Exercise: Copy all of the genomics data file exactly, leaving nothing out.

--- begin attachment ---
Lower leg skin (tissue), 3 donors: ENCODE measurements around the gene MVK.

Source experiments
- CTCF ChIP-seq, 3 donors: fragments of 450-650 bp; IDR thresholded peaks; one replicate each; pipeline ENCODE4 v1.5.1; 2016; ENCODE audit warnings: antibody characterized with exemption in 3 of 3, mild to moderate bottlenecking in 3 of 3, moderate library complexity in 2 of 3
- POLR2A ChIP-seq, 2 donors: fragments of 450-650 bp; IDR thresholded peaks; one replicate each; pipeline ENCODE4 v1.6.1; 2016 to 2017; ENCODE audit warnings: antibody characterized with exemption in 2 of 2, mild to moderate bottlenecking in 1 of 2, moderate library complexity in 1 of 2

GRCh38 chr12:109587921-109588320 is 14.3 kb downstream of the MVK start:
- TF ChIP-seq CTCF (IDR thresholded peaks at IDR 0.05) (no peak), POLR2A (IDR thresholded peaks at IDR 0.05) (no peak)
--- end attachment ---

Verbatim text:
Lower leg skin (tissue), 3 donors: ENCODE measurements around the gene MVK.

Source experiments
- CTCF ChIP-seq, 3 donors: fragments of 450-650 bp; IDR thresholded peaks; one replicate each; pipeline ENCODE4 v1.5.1; 2016; ENCODE audit warnings: antibody characterized with exemption in 3 of 3, mild to moderate bottlenecking in 3 of 3, moderate library complexity in 2 of 3
- POLR2A ChIP-seq, 2 donors: fragments of 450-650 bp; IDR thresholded peaks; one replicate each; pipeline ENCODE4 v1.6.1; 2016 to 2017; ENCODE audit warnings: antibody characterized with exemption in 2 of 2, mild to moderate bottlenecking in 1 of 2, moderate library complexity in 1 of 2

GRCh38 chr12:109587921-109588320 is 14.3 kb downstream of the MVK start:
- TF ChIP-seq CTCF (IDR thresholded peaks at IDR 0.05) (no peak), POLR2A (IDR thresholded peaks at IDR 0.05) (no peak)